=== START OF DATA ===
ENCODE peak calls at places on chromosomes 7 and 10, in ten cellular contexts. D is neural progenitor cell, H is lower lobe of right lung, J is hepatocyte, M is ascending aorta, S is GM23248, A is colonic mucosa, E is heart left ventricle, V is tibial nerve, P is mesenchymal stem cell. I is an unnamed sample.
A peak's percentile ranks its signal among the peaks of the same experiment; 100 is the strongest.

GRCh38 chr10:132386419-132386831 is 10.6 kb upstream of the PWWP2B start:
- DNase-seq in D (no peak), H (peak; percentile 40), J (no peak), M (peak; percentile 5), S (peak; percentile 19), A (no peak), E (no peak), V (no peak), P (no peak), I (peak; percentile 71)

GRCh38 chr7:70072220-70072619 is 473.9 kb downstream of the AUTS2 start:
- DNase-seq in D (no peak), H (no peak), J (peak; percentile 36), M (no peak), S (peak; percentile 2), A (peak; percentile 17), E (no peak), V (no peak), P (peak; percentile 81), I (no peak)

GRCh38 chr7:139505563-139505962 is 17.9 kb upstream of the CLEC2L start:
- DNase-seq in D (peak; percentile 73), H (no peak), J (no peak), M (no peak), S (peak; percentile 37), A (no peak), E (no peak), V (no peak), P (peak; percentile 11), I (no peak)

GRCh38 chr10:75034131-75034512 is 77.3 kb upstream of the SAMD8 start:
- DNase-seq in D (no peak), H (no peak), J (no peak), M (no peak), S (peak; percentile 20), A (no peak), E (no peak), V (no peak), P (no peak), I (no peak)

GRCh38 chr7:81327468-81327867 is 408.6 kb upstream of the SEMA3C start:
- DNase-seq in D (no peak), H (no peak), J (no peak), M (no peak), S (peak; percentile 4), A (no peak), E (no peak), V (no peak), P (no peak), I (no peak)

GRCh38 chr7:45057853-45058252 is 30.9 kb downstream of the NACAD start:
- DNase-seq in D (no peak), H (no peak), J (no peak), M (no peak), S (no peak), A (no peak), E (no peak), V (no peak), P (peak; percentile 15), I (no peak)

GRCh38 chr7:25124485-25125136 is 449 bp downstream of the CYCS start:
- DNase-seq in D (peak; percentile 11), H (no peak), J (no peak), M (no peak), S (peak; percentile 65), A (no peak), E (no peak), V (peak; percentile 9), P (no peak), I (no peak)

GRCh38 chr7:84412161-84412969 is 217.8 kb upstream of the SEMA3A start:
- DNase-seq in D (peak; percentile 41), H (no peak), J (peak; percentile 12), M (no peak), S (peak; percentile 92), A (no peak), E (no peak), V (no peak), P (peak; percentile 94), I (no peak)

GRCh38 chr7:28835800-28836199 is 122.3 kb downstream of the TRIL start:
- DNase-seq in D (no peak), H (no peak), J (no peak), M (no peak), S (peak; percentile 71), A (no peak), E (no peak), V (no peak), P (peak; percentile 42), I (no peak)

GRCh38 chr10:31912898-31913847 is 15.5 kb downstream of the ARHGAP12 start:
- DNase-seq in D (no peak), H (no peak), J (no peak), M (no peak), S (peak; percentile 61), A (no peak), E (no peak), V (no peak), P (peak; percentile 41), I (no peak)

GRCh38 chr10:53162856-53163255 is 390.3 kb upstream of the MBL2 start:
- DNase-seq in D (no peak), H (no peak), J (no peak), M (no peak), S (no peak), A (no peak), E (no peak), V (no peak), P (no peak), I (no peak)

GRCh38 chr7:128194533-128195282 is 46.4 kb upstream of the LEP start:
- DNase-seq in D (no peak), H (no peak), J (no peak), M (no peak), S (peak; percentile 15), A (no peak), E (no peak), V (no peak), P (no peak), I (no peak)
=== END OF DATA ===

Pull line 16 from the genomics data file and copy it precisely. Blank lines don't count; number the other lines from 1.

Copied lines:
- DNase-seq in D (peak; percentile 11), H (no peak), J (no peak), M (no peak), S (peak; percentile 65), A (no peak), E (no peak), V (peak; percentile 9), P (no peak), I (no peak)